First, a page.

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Explained: Why resignation of military chiefs spells trouble for Brazil

The united exit of the commanders is said to be unprecedented for the Latin American country and is being seen as a protest against Bolsonaro’s efforts to exert greater influence over the military.

Since coming to power, Jair Bolsonaro has staffed retired as well as serving military figures to important positions in his cabinet since coming to power in January 2019. (AP Photo/Eraldo Peres)

Many are on edge in Brazil after the chiefs of all three branches of its armed forces jointly resigned on Tuesday after embattled right-wing President Jair Bolsonaro appointed a new, like-minded defence minister as part of a major cabinet rejig.

The united exit of the commanders is said to be unprecedented for the Latin American country, which saw its last dictatorship end in 1985, and is being seen as a protest against Bolsonaro’s efforts to exert greater influence over the military.

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Critics allege that Bolsonaro, who is currently facing increasing disapproval among voters for his handling of the coronavirus pandemic, is seeking a more pliable military leadership that will stand by his side should he lose the next general election in 2022.

Bolsonaro is said to be especially jittery since his formidable left-wing rival, former President Luiz Inácio Lula da Silva, who had to sit out of the last election, will now be able to run against him next year.

Bolsonaro’s flirtations with the military

Brazil, Latin America’s largest country both by area and population, has had a long history of military dictatorships, with the last such spell lasting between 1964 and 1985, when thousands were tortured and killed.

Bolsonaro, a far-right populist, is the most radical occupant of Brazil’s top office since the return of democracy, and holds extreme views on a range of subjects, including on the role of armed forces in politics. A former army captain during the dictatorship, Bolsonaro speaks glowingly of that period.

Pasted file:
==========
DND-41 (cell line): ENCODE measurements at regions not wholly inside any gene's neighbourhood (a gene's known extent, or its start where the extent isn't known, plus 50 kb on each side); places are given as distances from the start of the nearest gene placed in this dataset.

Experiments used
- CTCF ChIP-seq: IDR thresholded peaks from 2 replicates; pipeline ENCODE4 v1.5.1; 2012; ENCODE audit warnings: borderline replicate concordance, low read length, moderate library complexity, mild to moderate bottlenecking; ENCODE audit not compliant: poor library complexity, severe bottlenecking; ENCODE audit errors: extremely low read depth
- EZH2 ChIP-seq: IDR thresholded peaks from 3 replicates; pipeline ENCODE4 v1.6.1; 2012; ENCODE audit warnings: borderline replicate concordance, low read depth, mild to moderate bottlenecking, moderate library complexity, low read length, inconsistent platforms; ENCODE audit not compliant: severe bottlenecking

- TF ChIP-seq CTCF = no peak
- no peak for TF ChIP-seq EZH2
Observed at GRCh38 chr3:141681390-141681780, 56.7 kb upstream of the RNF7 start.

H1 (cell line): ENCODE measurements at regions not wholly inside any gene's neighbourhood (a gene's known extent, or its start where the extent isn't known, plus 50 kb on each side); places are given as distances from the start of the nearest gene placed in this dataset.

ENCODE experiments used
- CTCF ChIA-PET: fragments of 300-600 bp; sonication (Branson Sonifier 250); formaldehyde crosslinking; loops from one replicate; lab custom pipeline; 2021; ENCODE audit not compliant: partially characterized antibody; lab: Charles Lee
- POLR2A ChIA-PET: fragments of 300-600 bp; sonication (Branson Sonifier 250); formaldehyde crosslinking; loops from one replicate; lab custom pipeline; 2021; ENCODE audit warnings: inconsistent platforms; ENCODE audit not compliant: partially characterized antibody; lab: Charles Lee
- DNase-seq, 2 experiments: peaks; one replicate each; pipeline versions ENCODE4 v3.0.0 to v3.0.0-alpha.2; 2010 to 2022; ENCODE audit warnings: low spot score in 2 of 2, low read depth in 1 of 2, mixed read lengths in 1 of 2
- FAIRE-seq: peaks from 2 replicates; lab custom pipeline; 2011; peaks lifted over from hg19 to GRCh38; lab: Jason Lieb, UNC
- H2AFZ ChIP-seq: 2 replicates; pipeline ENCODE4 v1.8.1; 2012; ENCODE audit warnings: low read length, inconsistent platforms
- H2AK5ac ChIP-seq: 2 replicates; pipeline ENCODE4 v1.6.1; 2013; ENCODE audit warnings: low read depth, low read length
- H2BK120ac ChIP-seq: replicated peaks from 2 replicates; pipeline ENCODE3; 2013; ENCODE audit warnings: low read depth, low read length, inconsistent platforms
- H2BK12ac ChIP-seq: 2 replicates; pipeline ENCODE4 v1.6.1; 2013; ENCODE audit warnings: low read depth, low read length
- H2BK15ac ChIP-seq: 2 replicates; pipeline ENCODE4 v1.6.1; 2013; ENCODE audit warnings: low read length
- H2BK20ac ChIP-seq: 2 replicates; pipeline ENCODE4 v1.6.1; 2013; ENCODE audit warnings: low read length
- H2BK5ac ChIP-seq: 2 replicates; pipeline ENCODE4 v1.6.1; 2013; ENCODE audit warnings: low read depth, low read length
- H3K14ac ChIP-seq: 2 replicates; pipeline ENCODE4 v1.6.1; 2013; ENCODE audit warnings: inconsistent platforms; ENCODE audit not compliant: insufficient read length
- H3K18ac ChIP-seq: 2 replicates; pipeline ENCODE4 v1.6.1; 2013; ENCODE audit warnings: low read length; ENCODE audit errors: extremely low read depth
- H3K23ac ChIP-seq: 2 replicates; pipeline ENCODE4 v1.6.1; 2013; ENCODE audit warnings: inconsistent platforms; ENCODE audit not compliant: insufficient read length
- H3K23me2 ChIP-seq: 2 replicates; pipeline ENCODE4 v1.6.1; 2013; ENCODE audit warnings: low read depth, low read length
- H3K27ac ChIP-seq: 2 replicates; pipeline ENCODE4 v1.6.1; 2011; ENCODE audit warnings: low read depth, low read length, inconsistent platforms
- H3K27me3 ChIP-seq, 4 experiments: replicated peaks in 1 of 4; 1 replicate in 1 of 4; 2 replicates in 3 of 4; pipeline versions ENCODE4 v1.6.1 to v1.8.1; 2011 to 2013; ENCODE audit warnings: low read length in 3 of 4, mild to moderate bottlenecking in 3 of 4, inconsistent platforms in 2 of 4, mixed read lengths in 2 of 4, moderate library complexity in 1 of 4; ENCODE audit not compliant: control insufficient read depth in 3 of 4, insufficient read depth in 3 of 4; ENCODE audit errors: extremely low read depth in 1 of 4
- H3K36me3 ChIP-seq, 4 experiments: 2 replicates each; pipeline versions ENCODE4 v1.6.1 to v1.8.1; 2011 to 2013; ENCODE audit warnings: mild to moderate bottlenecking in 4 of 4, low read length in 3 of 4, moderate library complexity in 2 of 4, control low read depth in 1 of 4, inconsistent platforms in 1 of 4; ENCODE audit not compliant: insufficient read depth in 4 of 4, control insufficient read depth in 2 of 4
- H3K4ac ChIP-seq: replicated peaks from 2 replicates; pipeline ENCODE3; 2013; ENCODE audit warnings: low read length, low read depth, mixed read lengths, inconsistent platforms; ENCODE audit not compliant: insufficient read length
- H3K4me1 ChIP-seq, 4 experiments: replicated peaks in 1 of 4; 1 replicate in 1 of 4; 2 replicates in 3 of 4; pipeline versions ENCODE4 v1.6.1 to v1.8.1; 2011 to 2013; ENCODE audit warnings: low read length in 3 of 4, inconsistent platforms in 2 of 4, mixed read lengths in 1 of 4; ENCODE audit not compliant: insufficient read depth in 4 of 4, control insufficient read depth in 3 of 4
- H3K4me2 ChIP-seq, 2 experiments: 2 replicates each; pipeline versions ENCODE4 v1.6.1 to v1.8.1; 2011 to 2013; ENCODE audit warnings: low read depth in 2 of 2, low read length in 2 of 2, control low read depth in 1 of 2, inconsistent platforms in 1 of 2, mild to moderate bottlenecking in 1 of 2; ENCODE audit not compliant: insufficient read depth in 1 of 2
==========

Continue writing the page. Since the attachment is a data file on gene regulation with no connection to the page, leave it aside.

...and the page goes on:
In 2016, during impeachment proceedings against former leftist President Dilma Rousseff, who was jailed and tortured during the dictatorship era, Bolsonaro dedicated his vote to the colonel who tortured her. He has also repeatedly praised a book by a dictatorship-era torturer accused of whipping and giving electric shocks to victims during interrogation sessions.

Since coming to power, Bolsonaro has staffed retired as well as serving military figures to important positions in his cabinet since coming to power in January 2019.

So, what led to the resignations?

Since the return of democracy, Brazil’s military has sought to stay away from partisan politics. So, although Bolsonaro did warm up to the armed forces, its top brass remained wary of his political designs, experts say.

As per an Associated Press report, it was a spat between Bolsonaro’s newly-appointed defence minister and the three commanders over the same issue on Tuesday that led to their exit.

The new defence minister, Gen. Walter Souza Braga Netto, shares Bolsonaro’s warmth for the dictatorship period, and has credited the country’s then-military rulers for “assuming the responsibility for pacifying the country, facing the challenges to reorganise it and secure the democratic liberties that we enjoy today”.

Braga Netto stands in contrast with his predecessor, Fernando Azevedo e Silva, who in his resignation letter said that he had “preserved the armed forces as state institutions,” in reference to his (self-proclaimed) effort to keep the military away from politics.

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Why are the resignations serious?

Bolsonaro has been facing intense criticism for his handling of the pandemic, with the country’s daily death toll currently the highest in the world, and total deaths crossing 3.2 lakh, behind only the United States of America.

The maverick leader, who dismissed Covid-19 as “the sniffles” and asked Brazilians to “stop whining” over the disease, has since seen his popularity slide in national polls with 18 months to go for the 2022 presidential polls.

Adding to Bolsonaro’s challenges is former President Luiz Inácio Lula da Silva, whose ineligibility to run in 2018 was said to be the biggest beneficial factor for the incumbent leader in securing victory. Da Silva, or simply Lula as he is popularly called, had been disqualified in 2018 due to corruption convictions, but had his political rights reinstated last month after the Supreme Court annulled the rulings. He is now expected to enter the fray in 2022, and pose a formidable challenge to Bolsonaro.

Bolsonaro’s opponents are now worried that should he lose the general election and reject the results like former US President Donald Trump, a pliable military leadership could come to his rescue, upending Brazil’s hard-earned democracy.

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